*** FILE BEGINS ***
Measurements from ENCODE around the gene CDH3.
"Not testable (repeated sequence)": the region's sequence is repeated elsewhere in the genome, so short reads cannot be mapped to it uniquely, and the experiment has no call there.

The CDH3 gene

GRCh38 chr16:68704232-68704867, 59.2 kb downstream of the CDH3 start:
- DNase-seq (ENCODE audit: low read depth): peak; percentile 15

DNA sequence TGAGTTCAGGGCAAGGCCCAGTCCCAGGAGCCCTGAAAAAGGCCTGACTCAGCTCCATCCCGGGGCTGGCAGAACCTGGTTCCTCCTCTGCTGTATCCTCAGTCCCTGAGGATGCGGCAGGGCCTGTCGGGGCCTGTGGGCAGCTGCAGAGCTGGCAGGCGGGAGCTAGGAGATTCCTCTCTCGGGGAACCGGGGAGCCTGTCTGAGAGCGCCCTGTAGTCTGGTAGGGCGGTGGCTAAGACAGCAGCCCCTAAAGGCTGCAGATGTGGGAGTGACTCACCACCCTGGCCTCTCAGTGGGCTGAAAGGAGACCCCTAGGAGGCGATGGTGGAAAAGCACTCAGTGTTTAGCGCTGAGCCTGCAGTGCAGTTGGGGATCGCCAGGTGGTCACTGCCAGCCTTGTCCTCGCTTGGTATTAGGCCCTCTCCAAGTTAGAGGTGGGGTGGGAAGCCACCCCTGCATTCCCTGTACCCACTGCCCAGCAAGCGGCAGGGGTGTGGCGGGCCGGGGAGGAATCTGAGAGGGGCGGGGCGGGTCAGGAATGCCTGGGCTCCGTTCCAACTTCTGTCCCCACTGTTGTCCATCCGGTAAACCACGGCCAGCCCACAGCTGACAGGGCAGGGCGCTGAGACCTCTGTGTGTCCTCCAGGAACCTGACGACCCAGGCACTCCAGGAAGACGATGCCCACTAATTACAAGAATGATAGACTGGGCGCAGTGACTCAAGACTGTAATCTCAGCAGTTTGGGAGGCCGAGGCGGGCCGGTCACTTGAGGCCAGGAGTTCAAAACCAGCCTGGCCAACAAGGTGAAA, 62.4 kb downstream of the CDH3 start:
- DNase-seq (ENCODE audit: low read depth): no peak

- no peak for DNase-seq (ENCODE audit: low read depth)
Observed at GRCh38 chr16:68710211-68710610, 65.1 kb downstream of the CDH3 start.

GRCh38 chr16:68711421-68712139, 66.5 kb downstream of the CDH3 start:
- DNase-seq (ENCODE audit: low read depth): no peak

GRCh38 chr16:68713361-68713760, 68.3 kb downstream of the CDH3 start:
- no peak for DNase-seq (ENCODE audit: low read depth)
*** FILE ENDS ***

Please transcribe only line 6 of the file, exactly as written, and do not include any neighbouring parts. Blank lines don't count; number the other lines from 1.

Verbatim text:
DNA sequence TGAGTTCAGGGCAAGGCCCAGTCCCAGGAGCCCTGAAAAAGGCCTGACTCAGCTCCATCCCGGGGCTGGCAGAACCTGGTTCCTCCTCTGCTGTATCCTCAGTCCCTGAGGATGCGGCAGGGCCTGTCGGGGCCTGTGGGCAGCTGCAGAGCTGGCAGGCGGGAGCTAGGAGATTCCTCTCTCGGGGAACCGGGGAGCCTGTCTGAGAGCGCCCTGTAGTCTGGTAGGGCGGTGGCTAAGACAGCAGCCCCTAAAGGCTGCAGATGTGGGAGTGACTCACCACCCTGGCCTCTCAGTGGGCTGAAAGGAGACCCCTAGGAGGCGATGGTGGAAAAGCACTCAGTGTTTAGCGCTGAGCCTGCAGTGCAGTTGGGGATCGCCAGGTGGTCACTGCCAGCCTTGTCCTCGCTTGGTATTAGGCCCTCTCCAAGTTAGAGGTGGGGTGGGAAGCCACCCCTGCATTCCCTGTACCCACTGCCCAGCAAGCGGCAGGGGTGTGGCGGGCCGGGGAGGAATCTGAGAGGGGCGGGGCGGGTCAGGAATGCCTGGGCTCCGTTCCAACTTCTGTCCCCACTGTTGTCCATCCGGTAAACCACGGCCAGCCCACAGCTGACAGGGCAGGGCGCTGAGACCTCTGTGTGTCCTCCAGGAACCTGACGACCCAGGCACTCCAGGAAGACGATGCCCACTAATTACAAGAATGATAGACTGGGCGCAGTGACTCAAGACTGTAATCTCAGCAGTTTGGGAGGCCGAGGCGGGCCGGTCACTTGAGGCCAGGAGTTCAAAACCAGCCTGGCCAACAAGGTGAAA, 62.4 kb downstream of the CDH3 start: